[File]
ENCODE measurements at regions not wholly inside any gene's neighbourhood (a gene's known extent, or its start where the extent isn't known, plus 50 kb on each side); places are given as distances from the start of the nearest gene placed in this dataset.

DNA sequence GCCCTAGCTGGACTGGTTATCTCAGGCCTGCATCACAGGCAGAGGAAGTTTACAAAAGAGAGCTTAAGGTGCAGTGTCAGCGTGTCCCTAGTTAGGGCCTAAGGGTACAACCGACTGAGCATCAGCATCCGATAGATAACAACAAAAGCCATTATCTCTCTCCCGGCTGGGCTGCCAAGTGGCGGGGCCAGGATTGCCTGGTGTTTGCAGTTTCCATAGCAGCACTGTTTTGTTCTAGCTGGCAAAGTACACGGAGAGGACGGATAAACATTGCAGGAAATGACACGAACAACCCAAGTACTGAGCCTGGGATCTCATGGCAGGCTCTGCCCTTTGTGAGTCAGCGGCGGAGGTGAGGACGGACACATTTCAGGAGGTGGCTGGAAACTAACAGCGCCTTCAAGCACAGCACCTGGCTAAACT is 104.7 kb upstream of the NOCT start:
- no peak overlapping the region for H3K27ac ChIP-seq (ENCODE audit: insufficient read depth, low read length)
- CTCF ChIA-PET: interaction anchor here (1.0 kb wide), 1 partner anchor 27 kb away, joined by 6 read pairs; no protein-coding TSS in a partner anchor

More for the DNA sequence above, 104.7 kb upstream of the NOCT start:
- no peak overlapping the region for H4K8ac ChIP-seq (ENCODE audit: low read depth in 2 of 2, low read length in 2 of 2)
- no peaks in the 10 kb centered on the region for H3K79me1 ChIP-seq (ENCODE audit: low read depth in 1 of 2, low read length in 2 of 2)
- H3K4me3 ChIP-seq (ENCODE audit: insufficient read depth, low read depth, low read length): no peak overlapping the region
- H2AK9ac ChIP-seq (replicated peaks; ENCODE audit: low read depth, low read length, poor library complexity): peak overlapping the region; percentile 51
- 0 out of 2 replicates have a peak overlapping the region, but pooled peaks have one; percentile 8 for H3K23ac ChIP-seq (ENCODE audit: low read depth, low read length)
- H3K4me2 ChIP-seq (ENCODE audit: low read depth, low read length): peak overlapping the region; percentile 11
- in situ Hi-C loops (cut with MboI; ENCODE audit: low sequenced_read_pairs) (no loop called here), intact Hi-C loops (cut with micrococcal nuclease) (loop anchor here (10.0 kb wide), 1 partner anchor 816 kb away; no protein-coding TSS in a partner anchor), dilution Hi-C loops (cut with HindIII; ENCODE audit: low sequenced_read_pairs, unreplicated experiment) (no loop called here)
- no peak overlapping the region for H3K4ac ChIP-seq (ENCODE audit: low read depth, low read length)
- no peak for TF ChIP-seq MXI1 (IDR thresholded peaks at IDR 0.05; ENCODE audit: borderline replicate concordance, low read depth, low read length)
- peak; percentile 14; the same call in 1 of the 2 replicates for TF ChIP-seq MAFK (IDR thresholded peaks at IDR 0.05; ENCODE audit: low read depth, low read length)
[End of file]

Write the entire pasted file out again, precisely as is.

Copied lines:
ENCODE measurements at regions not wholly inside any gene's neighbourhood (a gene's known extent, or its start where the extent isn't known, plus 50 kb on each side); places are given as distances from the start of the nearest gene placed in this dataset.

DNA sequence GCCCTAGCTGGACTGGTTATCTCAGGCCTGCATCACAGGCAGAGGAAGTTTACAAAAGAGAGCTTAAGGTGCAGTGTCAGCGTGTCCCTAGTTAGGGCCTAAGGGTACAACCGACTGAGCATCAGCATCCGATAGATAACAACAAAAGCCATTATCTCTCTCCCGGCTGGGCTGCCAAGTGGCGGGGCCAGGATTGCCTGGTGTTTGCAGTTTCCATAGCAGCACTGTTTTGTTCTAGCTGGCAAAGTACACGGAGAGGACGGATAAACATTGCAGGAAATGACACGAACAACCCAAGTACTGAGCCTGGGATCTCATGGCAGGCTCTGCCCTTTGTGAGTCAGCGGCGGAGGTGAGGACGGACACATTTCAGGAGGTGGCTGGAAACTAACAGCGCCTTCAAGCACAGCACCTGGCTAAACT is 104.7 kb upstream of the NOCT start:
- no peak overlapping the region for H3K27ac ChIP-seq (ENCODE audit: insufficient read depth, low read length)
- CTCF ChIA-PET: interaction anchor here (1.0 kb wide), 1 partner anchor 27 kb away, joined by 6 read pairs; no protein-coding TSS in a partner anchor

More for the DNA sequence above, 104.7 kb upstream of the NOCT start:
- no peak overlapping the region for H4K8ac ChIP-seq (ENCODE audit: low read depth in 2 of 2, low read length in 2 of 2)
- no peaks in the 10 kb centered on the region for H3K79me1 ChIP-seq (ENCODE audit: low read depth in 1 of 2, low read length in 2 of 2)
- H3K4me3 ChIP-seq (ENCODE audit: insufficient read depth, low read depth, low read length): no peak overlapping the region
- H2AK9ac ChIP-seq (replicated peaks; ENCODE audit: low read depth, low read length, poor library complexity): peak overlapping the region; percentile 51
- 0 out of 2 replicates have a peak overlapping the region, but pooled peaks have one; percentile 8 for H3K23ac ChIP-seq (ENCODE audit: low read depth, low read length)
- H3K4me2 ChIP-seq (ENCODE audit: low read depth, low read length): peak overlapping the region; percentile 11
- in situ Hi-C loops (cut with MboI; ENCODE audit: low sequenced_read_pairs) (no loop called here), intact Hi-C loops (cut with micrococcal nuclease) (loop anchor here (10.0 kb wide), 1 partner anchor 816 kb away; no protein-coding TSS in a partner anchor), dilution Hi-C loops (cut with HindIII; ENCODE audit: low sequenced_read_pairs, unreplicated experiment) (no loop called here)
- no peak overlapping the region for H3K4ac ChIP-seq (ENCODE audit: low read depth, low read length)
- no peak for TF ChIP-seq MXI1 (IDR thresholded peaks at IDR 0.05; ENCODE audit: borderline replicate concordance, low read depth, low read length)
- peak; percentile 14; the same call in 1 of the 2 replicates for TF ChIP-seq MAFK (IDR thresholded peaks at IDR 0.05; ENCODE audit: low read depth, low read length)